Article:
“The Rest Is Silence” (Chitkini) by Sajedul Awwal tells the story of a lonely mother Moimuna, who is a worker in the stone quarry. She takes care of her  little son, but doesn’t forget her ill neighbour, to whom she brings food. She also has to face the pressure of the owner of the stone quarry who, one night, wants her to open the door to her house threatening her with the loss of her job.  In some aspects these kinds of films dealing with social inequality and  the abuse of poor women remind one of  some of the  favourite issues of social realism in communist countries whose main focus was to illustrate the differences of the murky past and new bright order. The different accent readable in these contemporary films however, is the lack of  ideological pressure. These unsung heroes and heroines leave their hopeless villages heading to cities which are seen to be the places of  new and better chances. This kind of pilgrimage to the city is the metaphor of  modernisation and a becomes a much used cinematic mantra.  

Inter-faith conflict is the theme of the film “Meyeti Ekhon Kotahay Jabe” directed by Nader Chowdhury. Hindi girl Krishnakoli is kidnapped by Moslim Raja and is locked in a side house. When Raja’s uncle comes to visit  the family he finds out about girl and lets her go. She returns home but her parents expel her as there is no scope for dishonour in the house. This is one of the reasons for strict control of the female dress code as well as careful monitoring of their public movement. The honour norms are part of the wide system of traditional social behaviour which is gradually changing along with altering status of women.

To turn to the films about the dramatic history of Bangladesh is to experience less successful  productions which pointed out the fact that local directors, as well as scriptwriters, have problems with the building of story arcs and dealing with time shifts and side stories. This was the case with “Bhuban Majhi” directed by of Fakhrul Arefeen Khan, depicting the transformation of  a normal man to freedom fighter during the time of the War of Independence in 1971. This retrospective insight into the tragic events of that decade is also the main focus of “Rina Brown” directed by Shameen Akhtar about a couple meeting after those years and looking back to their mutual efforts to balance their lives between their love and their historical duties. Much more successful in this regard was “The Cage” (Khancha) a film by Akram Khan which describes the complicated Hindi-Muslim issues that arose during the forced religious migrations after 1947. The story centres on an old aristocratic house which is literally and metaphorically falling to pieces alongside the once rich and compact family who occupied it.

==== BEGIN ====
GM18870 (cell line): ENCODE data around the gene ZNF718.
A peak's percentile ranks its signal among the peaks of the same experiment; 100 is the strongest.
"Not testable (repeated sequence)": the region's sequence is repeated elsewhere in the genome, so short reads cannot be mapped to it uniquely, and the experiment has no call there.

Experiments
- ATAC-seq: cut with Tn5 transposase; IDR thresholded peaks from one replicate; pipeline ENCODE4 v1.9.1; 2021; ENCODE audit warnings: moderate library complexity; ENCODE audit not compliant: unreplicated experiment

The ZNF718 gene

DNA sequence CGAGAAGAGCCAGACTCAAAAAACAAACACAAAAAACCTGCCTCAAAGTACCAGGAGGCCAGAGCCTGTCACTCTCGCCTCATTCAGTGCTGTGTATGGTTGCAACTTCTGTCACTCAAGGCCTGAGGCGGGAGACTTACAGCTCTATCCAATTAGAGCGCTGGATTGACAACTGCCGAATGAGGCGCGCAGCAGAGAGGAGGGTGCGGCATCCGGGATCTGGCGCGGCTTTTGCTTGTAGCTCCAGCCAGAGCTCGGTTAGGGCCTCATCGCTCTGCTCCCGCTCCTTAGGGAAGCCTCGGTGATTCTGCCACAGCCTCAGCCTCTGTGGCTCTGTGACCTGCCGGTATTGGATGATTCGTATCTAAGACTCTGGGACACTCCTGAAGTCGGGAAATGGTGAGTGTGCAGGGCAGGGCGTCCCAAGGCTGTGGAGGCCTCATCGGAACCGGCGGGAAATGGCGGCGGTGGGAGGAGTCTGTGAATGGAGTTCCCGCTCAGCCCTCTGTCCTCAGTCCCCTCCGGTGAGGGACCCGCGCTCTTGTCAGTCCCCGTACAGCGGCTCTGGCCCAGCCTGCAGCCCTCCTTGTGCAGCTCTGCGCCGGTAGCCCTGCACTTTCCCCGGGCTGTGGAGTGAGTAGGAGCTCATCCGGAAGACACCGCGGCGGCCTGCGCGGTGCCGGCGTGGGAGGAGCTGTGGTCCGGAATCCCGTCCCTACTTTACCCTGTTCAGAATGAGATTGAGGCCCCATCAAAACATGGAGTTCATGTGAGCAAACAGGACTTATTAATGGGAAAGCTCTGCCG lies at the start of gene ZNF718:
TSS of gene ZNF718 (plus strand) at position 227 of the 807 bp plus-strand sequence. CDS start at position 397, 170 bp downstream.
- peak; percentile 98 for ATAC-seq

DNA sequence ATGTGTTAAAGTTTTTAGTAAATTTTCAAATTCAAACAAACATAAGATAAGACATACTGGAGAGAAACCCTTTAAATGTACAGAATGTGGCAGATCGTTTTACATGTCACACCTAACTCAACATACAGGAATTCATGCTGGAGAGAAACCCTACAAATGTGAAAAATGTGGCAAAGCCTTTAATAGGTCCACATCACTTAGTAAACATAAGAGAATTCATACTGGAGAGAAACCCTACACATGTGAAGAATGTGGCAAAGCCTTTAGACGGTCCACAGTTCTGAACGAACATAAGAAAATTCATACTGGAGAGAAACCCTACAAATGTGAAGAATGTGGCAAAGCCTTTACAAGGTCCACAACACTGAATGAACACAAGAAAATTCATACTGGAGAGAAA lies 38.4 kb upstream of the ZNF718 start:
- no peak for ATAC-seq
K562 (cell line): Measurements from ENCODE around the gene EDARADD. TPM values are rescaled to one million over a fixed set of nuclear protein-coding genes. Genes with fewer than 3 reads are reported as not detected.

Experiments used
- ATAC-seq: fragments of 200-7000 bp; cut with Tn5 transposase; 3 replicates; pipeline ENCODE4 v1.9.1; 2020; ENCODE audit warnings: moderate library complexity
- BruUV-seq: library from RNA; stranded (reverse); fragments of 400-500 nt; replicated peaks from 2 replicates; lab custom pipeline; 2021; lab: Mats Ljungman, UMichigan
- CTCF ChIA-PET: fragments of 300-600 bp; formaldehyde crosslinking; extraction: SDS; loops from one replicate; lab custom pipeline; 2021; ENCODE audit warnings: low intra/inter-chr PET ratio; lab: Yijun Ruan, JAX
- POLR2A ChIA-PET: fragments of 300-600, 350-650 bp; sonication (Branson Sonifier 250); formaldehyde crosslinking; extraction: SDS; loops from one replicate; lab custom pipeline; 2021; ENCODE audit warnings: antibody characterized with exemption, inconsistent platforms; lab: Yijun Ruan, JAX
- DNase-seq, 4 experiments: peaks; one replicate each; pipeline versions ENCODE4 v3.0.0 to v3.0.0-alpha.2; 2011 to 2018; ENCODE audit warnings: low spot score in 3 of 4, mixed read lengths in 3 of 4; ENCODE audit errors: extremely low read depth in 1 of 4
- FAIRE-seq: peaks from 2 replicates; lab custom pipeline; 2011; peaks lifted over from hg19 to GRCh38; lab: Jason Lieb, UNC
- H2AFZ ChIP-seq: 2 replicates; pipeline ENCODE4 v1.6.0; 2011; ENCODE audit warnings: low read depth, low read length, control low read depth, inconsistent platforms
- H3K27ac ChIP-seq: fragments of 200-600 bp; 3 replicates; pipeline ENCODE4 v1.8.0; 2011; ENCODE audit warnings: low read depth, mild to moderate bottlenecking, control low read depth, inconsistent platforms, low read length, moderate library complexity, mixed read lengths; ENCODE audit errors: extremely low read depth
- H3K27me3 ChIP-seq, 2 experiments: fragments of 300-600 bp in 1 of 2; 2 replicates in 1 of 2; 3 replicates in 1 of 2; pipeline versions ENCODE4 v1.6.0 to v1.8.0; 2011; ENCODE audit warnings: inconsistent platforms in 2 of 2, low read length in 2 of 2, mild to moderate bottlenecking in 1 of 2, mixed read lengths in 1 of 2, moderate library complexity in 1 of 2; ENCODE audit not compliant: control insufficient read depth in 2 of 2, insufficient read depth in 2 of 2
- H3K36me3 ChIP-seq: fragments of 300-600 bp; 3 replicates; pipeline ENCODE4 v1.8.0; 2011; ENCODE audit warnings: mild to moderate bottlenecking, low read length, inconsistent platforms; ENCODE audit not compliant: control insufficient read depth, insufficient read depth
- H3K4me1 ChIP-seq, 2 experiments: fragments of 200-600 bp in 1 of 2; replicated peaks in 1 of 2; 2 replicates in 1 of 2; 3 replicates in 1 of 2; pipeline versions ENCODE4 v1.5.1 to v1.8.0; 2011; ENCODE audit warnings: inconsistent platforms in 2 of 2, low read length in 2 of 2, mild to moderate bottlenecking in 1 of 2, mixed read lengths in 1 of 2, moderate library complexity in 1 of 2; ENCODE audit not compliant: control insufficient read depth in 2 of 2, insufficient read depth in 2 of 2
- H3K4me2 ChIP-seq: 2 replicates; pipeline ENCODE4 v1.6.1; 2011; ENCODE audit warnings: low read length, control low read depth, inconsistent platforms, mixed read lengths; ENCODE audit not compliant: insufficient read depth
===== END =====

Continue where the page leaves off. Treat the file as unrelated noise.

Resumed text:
Though dwarfed by the monumental Indian film industry, the smaller cinema of Bangladesh shares a great deal in common: from storytelling to the creative potentials of actors, actresses, DOPs and directors. They know their own audiences and always have their needs and tastes in mind. The Bengal culture (Bangladesh is the eastern part, West Bengal is part of India) is marked by the huge delta of the Ganga river which has brought forth many significant inspirations and spirituality to all branches of traditional art. The permanent presence of beautiful rivers, boats and stunning sunsets inform the films and result in elegant and poetic images. The presentation of the nine films in this strand proved, with varying degrees of success,  the qualities of this tradition. The main problem of many of the films however are the scripts. They often lack a well-plotted story architecture and do not handle the time line shifts very effectively: they appear to be either too long in exposition or problematic with regard to character motivations and misty ends.  Mixing the genres of historical film and love story were too often ill-judged. The film “Death of a Poet” (Ekjon Kobir Mrityu) by Abu Sayeed is an example that proves the difficulties in embracing wider layers of memory, nature, love and the poetic imagination in one story or to imply metaphorical connections  into the storyline.

To step out beyond well-trodden narrative models and to benefit more from the spirituality of local folk art and poetry is not an easy path but it remains the biggest challenge for all creative men and women of Bangladesh cinema.

Edited by James Evans